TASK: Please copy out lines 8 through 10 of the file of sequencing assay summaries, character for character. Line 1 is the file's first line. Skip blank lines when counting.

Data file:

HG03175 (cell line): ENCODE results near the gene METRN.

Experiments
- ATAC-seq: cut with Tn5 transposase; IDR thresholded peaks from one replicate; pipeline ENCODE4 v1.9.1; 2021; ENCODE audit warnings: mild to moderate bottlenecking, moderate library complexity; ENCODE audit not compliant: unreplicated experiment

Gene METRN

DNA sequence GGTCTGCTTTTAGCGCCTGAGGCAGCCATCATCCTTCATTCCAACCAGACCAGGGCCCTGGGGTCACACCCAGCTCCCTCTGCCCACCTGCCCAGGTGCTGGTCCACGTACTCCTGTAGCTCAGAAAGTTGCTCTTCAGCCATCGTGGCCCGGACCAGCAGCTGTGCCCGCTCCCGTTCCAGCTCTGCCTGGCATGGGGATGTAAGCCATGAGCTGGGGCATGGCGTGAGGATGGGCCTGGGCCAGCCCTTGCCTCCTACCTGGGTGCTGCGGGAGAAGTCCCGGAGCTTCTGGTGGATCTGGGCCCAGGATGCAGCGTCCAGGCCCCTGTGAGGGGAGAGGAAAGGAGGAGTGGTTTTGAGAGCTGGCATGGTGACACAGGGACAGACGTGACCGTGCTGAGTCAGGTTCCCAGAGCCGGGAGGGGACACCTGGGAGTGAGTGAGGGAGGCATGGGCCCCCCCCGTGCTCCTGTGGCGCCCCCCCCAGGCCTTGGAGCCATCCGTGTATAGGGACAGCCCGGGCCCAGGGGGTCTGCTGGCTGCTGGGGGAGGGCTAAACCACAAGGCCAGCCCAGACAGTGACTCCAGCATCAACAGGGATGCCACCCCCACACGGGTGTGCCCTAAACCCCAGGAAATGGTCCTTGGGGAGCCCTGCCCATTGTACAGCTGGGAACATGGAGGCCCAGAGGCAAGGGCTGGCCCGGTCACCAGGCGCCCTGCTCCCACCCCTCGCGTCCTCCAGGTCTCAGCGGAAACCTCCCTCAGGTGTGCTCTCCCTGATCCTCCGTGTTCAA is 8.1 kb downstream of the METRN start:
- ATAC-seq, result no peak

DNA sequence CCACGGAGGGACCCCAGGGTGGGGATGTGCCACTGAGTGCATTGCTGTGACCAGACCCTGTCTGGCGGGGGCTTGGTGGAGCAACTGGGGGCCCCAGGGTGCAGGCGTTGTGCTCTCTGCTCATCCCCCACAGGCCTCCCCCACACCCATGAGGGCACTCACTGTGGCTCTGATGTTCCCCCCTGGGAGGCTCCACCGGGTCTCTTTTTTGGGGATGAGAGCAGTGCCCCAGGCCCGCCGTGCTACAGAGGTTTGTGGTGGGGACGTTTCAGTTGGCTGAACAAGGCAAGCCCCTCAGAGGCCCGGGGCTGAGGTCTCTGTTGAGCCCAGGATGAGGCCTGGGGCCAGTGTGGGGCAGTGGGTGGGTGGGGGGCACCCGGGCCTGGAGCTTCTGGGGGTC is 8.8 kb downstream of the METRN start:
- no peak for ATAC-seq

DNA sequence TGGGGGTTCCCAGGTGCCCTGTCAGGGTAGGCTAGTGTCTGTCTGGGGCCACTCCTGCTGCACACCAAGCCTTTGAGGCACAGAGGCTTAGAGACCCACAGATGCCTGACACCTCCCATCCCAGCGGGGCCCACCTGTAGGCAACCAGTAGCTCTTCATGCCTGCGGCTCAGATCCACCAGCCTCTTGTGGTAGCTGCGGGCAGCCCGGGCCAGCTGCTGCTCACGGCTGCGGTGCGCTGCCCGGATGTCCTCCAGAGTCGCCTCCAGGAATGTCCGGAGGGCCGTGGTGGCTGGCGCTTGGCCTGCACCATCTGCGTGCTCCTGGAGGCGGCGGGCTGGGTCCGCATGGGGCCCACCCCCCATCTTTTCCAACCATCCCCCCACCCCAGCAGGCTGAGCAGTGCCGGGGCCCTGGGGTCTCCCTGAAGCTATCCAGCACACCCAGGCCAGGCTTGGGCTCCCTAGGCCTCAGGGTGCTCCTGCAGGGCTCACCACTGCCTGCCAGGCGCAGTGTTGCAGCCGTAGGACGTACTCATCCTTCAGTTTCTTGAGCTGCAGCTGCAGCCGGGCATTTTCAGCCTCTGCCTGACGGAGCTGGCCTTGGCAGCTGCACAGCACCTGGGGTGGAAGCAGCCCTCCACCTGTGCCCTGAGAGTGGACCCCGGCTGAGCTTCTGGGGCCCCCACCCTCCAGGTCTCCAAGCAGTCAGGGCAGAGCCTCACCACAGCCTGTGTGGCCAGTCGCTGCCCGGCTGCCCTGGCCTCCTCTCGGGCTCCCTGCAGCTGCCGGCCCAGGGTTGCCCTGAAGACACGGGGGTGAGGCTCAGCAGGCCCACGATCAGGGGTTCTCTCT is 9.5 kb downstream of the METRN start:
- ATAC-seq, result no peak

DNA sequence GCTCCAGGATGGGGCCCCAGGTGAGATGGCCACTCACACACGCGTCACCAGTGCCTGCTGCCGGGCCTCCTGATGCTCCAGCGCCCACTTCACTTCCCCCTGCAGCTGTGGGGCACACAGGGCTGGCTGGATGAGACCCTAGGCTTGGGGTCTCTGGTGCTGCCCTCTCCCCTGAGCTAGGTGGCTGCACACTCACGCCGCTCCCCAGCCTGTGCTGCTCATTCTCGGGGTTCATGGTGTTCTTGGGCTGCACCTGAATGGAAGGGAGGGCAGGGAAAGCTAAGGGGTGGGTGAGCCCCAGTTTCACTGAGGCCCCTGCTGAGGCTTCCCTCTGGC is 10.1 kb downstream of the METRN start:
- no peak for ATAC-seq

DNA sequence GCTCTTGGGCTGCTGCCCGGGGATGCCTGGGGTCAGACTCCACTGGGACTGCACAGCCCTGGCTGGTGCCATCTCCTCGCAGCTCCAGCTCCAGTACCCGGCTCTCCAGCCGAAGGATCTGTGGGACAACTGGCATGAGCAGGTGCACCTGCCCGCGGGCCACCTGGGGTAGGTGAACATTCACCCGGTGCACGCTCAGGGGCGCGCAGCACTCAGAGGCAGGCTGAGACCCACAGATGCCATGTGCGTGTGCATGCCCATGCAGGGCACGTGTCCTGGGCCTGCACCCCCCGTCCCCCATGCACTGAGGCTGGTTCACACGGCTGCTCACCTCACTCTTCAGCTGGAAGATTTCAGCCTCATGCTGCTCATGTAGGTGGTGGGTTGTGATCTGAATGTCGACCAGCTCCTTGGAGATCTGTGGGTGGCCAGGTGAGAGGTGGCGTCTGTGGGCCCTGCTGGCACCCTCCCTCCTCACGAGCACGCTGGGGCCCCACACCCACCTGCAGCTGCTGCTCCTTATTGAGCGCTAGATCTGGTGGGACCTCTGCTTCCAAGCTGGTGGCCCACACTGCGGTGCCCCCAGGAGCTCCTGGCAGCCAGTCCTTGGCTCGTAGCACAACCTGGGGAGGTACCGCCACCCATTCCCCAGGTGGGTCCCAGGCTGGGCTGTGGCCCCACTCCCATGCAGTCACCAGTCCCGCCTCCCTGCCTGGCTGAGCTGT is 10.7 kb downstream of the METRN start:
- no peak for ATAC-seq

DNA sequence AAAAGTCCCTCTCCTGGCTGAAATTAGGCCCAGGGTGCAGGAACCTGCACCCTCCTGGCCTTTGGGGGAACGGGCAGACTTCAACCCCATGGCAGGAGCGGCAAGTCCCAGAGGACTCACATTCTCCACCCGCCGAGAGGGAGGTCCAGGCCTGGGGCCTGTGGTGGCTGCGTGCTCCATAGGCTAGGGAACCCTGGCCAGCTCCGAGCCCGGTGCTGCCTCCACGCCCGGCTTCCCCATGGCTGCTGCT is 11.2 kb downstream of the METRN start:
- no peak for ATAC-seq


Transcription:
- no peak for ATAC-seq

DNA sequence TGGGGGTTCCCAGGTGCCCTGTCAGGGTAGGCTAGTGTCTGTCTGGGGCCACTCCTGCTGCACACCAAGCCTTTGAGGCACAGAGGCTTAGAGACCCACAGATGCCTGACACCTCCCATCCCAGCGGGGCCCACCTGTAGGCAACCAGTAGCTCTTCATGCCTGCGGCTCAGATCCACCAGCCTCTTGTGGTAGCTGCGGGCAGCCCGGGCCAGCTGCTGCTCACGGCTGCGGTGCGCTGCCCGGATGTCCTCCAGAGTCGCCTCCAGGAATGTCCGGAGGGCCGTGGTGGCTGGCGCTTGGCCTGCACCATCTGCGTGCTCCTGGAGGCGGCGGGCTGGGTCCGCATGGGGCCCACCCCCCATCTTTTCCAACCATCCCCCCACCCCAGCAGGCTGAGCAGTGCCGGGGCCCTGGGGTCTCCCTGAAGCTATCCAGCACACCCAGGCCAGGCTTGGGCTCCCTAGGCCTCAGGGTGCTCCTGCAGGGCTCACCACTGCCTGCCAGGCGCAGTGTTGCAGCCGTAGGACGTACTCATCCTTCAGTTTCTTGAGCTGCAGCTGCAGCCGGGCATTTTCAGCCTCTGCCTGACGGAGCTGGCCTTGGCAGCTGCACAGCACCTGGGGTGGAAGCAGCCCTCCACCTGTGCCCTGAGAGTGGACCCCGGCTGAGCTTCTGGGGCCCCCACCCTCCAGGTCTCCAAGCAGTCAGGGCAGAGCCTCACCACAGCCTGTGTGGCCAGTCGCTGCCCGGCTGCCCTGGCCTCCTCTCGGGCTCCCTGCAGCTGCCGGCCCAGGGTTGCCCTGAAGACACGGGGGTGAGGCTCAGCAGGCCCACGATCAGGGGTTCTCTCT is 9.5 kb downstream of the METRN start:
- ATAC-seq, result no peak